When comparing Vim vs Ulysses III, the Slant community recommends Ulysses III for most people. In the question“What are the best Markdown editors for OS X?” Ulysses III is ranked 3rd while Vim is ranked 19th. The most important reason people chose Ulysses III is:
A few themes are baked in and a big selection of [user-contributed styles](http://styles.ulyssesapp.com/) to choose from are available on the Ulysses Style Exchange.
Ranked in these QuestionsQuestion Ranking
Pro Lightweight and fast
When compared to modern graphical editors like Atom and Brackets (which have underlying HTML5 engines, browsers, Node, etc.), Vim uses a sliver of the system's memory and it loads instantly, all the while delivering the same features. Vim is also faster than Emacs.
Pro Free and open-source software
Vim is open-source, GPL-compatible charityware.
Pro Works in terminal over SSH
Unlike other editors such as Sublime Text, Vim is a command line editor and hence can be used in remote development environments like Chromebooks via SSH.
Pro Extremely portable
Vi/vim exists on almost all Unix-like platforms. It's the de-facto Unix editor and is easily installed on Windows. All you need to make it work is a text-based connection, so it works well for remote machines with slow connections, or when you're too lazy to set up a VNC/Remote Desktop connection.
Pro Keyboard-based, mouse-free interface, and trackpad support
There's no need to reach for the mouse or the Ctrl/Alt buttons again. Everything is a mere key press or two away with almost 200 functions specifically for text editing. Vim does support the mouse, but it's designed so you don't have to use it for greater efficiency.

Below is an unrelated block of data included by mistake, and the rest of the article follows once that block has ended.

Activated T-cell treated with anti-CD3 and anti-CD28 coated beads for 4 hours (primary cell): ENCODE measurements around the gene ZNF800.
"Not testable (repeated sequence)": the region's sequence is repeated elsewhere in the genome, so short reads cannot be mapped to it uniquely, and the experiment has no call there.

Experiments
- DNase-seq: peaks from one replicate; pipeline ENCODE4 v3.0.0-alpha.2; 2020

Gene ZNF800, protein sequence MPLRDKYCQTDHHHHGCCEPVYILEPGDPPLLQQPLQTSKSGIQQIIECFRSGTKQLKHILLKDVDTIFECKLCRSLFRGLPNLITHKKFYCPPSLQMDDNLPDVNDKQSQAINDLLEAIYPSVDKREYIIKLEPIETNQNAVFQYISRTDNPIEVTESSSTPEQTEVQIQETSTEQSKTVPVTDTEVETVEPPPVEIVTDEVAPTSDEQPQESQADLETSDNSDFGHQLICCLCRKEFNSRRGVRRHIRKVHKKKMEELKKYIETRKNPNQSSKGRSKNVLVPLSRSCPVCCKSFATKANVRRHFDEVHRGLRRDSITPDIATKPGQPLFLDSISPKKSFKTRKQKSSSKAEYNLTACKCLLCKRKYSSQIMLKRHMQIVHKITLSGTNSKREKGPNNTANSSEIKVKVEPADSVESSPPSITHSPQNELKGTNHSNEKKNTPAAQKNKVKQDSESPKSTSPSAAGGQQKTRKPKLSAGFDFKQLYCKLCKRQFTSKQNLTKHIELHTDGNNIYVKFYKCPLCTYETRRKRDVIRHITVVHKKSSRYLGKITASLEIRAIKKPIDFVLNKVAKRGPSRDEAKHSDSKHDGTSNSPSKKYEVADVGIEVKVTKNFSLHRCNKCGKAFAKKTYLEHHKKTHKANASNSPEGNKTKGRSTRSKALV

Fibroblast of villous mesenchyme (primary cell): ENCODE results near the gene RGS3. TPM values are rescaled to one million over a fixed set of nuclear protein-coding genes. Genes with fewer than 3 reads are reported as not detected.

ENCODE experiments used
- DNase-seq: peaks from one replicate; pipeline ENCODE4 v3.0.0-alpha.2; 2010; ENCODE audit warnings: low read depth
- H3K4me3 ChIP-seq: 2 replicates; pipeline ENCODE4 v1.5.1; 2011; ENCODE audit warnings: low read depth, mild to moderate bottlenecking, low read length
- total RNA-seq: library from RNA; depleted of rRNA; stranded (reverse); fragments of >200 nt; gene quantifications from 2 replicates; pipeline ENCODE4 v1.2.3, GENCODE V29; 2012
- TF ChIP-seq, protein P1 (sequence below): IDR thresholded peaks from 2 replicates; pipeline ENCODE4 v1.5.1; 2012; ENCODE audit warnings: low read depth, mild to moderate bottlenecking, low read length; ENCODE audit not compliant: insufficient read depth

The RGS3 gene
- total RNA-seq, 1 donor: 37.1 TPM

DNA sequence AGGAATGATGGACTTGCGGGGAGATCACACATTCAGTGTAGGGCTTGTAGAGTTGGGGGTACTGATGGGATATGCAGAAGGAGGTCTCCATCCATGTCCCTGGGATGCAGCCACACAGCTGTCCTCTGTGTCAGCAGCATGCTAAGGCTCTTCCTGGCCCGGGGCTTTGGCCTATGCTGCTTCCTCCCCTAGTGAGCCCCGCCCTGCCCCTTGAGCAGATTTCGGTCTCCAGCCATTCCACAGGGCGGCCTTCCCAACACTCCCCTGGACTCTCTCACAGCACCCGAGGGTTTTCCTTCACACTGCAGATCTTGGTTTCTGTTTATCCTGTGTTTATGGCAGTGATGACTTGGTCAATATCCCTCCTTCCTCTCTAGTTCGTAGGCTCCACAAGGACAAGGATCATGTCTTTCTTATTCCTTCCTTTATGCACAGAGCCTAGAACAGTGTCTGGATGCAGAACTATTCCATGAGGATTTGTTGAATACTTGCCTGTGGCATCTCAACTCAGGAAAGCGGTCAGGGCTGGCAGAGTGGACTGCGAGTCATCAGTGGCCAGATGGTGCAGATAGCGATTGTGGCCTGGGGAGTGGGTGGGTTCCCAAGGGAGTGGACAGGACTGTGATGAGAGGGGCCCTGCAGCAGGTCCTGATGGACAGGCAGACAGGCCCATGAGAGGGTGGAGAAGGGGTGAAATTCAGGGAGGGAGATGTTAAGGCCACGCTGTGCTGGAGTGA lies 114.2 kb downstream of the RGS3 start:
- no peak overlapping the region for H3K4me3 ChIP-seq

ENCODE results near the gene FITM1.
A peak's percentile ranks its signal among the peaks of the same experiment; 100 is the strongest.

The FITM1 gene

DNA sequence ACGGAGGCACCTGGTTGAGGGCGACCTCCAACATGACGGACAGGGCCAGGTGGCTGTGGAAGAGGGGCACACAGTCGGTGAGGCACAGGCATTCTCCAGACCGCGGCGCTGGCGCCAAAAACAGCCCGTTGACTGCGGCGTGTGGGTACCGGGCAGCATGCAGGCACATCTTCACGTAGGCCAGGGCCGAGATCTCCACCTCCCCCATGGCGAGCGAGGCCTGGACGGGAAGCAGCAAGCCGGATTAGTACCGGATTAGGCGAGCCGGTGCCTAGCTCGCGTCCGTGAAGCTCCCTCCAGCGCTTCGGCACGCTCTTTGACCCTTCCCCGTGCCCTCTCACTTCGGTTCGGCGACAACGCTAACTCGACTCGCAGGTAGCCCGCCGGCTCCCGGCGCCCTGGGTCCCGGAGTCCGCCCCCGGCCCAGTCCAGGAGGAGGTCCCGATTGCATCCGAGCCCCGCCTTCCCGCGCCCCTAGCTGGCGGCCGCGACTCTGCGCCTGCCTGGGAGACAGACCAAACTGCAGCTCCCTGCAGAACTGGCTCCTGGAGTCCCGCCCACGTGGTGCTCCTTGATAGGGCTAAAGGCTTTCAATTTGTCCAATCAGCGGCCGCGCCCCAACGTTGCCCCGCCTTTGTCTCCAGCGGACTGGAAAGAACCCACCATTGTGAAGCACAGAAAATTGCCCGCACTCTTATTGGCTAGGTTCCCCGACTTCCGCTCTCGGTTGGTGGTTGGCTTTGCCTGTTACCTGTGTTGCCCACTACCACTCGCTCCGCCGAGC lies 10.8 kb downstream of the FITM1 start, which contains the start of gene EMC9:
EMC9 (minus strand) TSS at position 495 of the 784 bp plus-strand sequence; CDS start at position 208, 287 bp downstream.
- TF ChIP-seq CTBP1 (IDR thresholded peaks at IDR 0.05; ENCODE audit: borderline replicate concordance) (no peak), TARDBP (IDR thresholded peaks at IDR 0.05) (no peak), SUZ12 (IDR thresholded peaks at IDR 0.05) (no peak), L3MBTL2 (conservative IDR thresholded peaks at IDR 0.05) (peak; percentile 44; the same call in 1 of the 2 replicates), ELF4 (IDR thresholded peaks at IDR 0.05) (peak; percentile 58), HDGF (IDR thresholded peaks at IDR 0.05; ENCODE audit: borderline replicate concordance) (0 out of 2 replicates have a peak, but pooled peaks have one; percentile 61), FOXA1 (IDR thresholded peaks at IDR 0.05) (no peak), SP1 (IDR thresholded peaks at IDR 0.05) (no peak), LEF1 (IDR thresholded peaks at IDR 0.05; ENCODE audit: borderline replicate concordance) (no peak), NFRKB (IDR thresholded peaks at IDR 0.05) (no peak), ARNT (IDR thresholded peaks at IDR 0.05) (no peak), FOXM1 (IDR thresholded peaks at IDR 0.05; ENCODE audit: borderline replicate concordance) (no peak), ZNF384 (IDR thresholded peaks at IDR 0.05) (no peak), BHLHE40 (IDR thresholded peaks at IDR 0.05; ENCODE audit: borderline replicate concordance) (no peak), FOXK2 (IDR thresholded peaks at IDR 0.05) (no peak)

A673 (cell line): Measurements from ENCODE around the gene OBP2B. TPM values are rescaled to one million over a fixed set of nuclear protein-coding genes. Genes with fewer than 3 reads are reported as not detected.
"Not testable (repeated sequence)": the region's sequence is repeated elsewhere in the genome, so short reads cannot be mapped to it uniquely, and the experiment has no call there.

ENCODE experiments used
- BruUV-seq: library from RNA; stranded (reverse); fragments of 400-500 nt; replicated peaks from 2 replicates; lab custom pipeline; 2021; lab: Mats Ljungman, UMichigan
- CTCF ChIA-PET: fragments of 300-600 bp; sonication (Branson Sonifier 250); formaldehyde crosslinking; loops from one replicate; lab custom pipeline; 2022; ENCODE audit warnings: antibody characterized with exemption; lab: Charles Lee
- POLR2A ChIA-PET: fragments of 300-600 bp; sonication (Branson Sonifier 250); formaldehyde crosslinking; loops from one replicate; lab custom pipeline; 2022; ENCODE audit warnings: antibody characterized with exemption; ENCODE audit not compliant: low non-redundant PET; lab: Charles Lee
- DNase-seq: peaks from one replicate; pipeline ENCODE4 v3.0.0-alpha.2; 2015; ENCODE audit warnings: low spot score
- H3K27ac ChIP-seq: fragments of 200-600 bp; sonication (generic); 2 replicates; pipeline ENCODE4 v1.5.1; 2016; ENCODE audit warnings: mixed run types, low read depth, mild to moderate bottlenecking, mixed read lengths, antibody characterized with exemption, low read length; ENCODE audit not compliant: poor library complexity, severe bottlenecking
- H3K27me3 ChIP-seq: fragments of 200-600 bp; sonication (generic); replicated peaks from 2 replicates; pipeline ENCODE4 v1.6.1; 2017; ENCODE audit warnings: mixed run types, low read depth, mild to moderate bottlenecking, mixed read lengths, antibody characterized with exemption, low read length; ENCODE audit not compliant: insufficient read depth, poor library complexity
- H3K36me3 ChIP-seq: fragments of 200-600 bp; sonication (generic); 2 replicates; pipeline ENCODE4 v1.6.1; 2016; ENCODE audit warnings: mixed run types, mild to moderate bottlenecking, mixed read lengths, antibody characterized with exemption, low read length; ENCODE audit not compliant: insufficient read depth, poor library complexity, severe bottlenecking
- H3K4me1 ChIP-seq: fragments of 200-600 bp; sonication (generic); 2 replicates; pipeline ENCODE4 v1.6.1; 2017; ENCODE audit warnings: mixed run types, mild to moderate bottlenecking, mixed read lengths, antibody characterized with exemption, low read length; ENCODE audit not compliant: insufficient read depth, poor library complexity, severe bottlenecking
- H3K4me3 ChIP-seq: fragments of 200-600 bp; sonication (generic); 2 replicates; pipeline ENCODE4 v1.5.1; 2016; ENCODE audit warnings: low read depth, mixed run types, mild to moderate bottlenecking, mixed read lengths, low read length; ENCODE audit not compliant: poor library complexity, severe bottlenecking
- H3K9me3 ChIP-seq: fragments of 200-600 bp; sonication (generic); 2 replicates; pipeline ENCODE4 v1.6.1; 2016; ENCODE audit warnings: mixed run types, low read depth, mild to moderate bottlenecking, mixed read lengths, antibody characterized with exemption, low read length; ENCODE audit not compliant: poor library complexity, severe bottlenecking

Versions of Vim, like gVim or MacVim, still allow you to use the mouse and familiar platform shortcuts. That can help ease the learning curve and you'll probably find you won't want to (or need to) use the mouse after a while.
Pro Usable from a Terminal or with a GUI (GVim, MacVim)
If you happen to be logged into SSH, you can use Vim in a terminal. It can also run with a GUI too.
Pro Great productivity
Vim's keyset is mainly restricted to the alphanumeric keys and the escape key. This is an enduring relic of its teletype heritage, but has the effect of making my ost of Vim's functionality accessible without frequent awkward finger reaches.
Pro Macros increase productivity
Many text editors have programmable macros, but since Vim is keyboard-based, your programmed macros are usually far more predictable and easier to understand.
Pro Excellent performance
As it loads the whole file into RAM, replacing all string occurrences in 100 MB+ files is quick and easy. Every other editor has sort of died during that. It is extremely fast even for cold start. Vim is light-weight and very compact. In terminal, it only uses a small amount of memory and anytime you invoke Vim, it's extremely fast. It's immediate, so much so you can't even notice any time lag.
Pro Once learned, it's very hard to forget
Vim's somewhat steep learning curve is more than made up for once you've mastered a few basic concepts and learned the tricks that allow you to program faster with fewer cut/paste mistakes.
Pro Tons of plugins/add-ons
This makes Vim the definitive resource for every environment (Ruby/Rails, Python, C, etc.), or simply just provides more information in your view.
Pro Everything is mnemonic
No need to memorize different key combinations for things like deleting the text inside of a block or deleting the text inside of a pair of quotes. It's just a series of actions, or nouns and verbs, or however you prefer to think about it. If you want to delete, you select "d"; if you want it to happen inside something, you select "i"; and if you want the surrounding double-quotes, just select ". But if you were changing the text, or copying it, or anything else, you'd still use the same "i" and ". This makes it very easy to remember a large number of different extremely useful commands, without the effort it takes to remember all of the Emacs "magic incantations", for example.
Vimtutor is an excellent interactive tutorial for people with no prior experience of Vim. It takes about 30 minutes to complete.